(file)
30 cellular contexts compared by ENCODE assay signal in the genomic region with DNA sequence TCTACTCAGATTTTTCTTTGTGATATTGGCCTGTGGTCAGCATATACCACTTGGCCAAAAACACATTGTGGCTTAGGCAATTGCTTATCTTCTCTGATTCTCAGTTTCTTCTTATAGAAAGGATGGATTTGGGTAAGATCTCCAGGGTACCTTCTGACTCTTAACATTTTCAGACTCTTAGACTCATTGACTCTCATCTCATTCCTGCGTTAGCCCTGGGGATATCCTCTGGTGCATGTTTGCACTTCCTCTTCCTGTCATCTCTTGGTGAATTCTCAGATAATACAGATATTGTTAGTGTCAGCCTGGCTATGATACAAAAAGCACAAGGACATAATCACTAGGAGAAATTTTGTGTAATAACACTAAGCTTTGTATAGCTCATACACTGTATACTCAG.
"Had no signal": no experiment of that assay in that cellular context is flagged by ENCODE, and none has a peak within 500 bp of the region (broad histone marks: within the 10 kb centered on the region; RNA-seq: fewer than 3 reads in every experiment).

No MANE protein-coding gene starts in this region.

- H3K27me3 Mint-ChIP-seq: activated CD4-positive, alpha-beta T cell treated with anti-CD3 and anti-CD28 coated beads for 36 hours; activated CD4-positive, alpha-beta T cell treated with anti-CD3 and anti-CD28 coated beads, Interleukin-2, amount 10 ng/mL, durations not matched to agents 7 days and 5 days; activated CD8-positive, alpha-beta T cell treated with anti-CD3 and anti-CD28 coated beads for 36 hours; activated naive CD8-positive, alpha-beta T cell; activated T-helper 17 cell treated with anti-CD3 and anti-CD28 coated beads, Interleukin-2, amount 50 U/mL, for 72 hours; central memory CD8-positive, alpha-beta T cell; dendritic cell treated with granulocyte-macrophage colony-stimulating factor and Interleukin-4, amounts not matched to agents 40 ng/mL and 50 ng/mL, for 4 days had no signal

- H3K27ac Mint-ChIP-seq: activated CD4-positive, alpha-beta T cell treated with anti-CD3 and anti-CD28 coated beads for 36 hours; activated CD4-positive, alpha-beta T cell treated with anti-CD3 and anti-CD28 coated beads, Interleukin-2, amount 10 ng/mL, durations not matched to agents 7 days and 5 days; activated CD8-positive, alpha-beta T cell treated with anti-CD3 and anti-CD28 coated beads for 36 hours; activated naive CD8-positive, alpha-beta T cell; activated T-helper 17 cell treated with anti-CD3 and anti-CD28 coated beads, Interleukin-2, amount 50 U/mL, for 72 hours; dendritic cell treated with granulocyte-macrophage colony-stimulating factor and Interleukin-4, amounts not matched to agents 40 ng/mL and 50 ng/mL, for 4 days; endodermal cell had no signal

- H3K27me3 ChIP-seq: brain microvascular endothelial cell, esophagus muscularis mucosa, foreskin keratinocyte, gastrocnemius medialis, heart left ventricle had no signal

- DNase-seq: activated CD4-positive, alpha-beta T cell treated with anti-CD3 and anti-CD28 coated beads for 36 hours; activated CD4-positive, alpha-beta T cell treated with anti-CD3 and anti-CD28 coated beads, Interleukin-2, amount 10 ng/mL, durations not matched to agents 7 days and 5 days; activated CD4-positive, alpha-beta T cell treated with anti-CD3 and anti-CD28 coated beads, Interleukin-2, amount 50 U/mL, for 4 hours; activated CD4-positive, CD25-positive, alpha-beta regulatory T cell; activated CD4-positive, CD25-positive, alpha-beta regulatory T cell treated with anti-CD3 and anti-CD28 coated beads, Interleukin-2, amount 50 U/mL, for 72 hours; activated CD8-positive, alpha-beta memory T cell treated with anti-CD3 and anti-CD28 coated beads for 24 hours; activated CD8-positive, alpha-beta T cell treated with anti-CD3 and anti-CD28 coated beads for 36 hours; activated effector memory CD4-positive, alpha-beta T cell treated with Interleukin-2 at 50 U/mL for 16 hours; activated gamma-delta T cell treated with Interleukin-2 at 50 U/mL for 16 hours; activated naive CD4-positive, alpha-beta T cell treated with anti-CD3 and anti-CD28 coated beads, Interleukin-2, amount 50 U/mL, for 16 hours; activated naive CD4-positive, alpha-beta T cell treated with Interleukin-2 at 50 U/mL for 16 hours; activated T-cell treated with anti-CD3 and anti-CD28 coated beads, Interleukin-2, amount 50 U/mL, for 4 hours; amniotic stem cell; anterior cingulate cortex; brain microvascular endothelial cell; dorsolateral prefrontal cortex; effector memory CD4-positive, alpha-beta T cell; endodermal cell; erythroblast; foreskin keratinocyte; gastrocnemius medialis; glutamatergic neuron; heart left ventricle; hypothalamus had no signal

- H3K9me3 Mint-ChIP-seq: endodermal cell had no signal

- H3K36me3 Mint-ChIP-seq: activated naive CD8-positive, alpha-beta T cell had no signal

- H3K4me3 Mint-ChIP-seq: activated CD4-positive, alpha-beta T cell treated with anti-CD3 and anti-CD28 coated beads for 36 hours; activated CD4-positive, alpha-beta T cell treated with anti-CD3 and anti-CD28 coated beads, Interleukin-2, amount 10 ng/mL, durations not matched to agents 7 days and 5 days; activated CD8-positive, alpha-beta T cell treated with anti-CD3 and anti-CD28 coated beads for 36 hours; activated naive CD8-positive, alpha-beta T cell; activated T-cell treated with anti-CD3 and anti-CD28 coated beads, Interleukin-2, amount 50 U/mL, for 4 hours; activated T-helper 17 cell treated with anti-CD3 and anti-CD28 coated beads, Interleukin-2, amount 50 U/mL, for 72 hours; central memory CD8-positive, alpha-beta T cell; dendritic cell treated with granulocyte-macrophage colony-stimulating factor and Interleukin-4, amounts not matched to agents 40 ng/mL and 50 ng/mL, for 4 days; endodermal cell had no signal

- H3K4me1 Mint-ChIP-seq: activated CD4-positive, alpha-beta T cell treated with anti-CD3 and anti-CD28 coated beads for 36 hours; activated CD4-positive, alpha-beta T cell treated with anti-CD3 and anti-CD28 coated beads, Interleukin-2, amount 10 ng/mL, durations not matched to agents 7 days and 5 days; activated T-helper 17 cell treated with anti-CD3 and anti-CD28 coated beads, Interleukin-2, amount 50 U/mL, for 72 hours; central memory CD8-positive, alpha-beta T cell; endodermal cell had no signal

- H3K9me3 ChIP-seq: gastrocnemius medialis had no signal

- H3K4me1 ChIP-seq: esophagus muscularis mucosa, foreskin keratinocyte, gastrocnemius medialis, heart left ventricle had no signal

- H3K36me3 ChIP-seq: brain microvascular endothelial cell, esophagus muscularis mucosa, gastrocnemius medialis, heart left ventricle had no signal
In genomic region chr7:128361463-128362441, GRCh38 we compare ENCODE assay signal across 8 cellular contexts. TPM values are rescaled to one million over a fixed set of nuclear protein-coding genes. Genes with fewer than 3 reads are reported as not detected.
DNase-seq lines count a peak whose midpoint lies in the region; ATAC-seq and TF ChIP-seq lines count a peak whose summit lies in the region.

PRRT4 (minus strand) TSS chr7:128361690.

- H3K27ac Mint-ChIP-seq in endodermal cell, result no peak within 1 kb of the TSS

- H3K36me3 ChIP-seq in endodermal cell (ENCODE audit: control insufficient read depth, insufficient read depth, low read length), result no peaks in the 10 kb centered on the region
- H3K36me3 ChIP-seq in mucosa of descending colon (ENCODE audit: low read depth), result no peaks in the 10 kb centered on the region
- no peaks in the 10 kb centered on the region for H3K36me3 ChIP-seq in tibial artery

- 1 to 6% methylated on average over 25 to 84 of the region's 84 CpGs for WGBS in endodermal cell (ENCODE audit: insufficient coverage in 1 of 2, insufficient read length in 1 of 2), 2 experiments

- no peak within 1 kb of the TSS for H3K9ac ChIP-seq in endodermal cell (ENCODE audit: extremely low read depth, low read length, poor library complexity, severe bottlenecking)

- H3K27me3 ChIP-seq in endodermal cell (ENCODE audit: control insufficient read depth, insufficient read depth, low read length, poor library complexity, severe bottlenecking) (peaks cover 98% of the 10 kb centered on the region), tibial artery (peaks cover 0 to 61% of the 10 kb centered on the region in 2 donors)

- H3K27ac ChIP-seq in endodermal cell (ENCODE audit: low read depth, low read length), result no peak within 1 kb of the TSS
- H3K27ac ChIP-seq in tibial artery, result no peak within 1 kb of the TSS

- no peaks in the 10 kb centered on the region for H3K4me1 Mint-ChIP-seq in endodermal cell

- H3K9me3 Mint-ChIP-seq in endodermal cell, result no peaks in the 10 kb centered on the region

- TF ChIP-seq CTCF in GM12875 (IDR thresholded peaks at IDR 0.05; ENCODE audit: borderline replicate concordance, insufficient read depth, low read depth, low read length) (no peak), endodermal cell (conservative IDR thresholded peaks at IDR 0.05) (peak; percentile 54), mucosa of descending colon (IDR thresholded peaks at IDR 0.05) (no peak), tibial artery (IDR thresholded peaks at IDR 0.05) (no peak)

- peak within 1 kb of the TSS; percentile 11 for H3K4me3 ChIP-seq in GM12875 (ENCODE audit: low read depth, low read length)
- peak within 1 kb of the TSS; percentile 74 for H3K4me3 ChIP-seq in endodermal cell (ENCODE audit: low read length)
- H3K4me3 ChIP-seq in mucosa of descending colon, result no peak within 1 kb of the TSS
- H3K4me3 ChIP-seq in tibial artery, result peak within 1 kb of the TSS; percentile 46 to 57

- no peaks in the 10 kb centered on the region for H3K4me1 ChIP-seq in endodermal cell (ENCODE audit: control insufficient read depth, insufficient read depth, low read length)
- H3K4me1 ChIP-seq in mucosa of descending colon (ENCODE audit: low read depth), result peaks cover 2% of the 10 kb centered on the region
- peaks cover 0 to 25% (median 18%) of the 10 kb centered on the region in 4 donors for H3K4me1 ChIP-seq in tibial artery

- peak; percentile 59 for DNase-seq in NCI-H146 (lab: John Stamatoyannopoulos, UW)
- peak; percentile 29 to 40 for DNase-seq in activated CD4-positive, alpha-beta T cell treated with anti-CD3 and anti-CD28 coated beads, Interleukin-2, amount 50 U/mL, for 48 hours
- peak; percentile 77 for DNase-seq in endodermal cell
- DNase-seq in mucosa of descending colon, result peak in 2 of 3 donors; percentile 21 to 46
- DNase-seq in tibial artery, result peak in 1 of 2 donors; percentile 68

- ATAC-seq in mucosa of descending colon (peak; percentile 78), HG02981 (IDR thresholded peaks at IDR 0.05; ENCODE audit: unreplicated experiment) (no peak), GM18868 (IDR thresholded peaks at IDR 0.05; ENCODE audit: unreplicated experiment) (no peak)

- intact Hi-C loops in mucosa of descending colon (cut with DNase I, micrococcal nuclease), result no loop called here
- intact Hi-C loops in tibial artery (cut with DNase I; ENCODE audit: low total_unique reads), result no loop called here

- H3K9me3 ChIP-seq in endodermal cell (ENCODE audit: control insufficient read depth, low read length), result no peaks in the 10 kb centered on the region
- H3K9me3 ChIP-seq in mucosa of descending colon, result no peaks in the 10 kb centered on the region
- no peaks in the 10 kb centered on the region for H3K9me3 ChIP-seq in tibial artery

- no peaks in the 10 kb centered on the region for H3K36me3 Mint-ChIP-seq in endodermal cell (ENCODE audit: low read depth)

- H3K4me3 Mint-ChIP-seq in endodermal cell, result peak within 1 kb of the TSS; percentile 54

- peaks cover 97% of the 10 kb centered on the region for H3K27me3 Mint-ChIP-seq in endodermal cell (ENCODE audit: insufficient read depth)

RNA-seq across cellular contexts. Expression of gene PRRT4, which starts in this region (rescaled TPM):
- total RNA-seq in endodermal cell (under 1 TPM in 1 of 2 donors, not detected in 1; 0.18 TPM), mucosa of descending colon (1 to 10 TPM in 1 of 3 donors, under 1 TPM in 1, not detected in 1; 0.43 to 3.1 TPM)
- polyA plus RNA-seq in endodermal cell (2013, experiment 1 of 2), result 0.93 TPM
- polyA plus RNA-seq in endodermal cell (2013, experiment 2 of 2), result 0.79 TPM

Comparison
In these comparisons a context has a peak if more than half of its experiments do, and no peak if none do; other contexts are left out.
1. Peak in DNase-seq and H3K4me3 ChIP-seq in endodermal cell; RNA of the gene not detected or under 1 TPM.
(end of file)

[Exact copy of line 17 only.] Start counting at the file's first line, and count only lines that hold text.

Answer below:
PRRT4 (minus strand) TSS chr7:128361690.